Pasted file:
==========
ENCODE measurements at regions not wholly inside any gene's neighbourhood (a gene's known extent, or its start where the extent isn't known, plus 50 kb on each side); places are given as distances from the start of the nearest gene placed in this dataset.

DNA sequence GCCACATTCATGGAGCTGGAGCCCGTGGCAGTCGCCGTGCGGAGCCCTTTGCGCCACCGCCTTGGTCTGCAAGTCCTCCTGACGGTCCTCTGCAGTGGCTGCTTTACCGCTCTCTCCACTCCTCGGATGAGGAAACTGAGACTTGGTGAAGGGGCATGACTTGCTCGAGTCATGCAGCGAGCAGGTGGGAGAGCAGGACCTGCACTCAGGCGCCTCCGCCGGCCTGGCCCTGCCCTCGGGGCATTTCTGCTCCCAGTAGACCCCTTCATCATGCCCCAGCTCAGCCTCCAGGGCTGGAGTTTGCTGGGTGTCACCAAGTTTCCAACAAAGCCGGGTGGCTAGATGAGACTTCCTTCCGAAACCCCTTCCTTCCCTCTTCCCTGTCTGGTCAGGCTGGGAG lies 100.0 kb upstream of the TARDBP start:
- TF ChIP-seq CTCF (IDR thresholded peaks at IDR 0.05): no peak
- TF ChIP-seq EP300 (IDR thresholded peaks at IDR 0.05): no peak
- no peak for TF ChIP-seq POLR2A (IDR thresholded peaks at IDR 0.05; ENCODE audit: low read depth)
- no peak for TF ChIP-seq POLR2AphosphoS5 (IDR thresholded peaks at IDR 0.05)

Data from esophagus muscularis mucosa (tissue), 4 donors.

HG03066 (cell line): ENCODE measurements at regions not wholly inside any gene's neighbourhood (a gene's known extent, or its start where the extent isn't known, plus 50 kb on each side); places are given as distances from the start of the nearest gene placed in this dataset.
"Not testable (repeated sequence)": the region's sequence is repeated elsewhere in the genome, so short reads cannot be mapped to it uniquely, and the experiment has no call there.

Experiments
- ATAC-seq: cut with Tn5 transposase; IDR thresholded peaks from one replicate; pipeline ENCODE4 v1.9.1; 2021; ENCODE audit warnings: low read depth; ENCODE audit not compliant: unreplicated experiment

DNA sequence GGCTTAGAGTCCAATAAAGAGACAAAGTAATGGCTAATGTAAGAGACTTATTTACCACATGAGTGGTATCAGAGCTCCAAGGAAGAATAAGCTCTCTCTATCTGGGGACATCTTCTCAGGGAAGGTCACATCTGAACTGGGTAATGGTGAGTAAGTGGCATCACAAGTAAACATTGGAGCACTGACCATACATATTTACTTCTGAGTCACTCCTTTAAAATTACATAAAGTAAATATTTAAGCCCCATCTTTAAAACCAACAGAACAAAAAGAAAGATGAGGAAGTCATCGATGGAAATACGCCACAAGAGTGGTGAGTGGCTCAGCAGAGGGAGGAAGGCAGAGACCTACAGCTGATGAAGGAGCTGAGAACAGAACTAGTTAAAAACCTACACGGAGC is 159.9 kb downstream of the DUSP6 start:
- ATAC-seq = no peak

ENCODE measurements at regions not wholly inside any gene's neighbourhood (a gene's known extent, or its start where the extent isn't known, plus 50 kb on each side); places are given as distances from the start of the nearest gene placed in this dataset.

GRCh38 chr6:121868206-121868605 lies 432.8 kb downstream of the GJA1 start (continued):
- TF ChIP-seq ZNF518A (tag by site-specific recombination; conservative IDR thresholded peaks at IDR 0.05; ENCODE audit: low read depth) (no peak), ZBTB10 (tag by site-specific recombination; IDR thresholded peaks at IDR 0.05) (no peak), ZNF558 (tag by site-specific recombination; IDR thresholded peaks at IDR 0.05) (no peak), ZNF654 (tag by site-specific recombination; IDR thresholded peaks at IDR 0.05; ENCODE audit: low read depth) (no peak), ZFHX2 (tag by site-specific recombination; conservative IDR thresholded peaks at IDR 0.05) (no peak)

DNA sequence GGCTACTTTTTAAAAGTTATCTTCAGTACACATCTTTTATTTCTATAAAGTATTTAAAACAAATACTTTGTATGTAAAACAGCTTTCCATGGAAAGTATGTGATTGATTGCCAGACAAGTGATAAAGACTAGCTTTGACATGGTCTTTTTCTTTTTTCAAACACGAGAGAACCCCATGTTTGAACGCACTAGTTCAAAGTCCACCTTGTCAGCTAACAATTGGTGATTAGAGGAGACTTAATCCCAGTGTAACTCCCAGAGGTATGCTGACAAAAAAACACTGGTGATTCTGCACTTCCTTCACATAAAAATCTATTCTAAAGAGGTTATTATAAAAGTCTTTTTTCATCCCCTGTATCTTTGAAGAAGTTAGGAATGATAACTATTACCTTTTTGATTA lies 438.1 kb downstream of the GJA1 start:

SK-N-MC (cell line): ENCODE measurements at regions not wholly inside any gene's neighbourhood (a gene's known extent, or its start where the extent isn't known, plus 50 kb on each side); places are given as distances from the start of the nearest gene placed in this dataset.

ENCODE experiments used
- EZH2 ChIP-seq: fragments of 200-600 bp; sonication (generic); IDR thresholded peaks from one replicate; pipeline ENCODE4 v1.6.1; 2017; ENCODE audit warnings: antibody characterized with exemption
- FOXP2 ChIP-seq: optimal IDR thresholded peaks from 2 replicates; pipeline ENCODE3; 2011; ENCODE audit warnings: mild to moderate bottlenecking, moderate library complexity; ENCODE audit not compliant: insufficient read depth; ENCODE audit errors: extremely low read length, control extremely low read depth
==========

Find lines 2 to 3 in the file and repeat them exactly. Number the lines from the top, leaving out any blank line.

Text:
DNA sequence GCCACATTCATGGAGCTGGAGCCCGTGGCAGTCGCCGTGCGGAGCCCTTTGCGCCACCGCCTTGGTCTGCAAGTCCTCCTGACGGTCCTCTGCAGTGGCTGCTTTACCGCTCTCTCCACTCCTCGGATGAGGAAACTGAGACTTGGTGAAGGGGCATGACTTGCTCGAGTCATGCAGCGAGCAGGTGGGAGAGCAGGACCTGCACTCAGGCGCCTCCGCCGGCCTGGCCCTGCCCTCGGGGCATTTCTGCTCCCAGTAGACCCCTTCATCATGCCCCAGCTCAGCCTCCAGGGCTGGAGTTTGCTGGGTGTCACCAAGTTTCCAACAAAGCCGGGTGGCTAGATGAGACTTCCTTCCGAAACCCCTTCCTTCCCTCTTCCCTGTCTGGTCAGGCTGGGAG lies 100.0 kb upstream of the TARDBP start:
- TF ChIP-seq CTCF (IDR thresholded peaks at IDR 0.05): no peak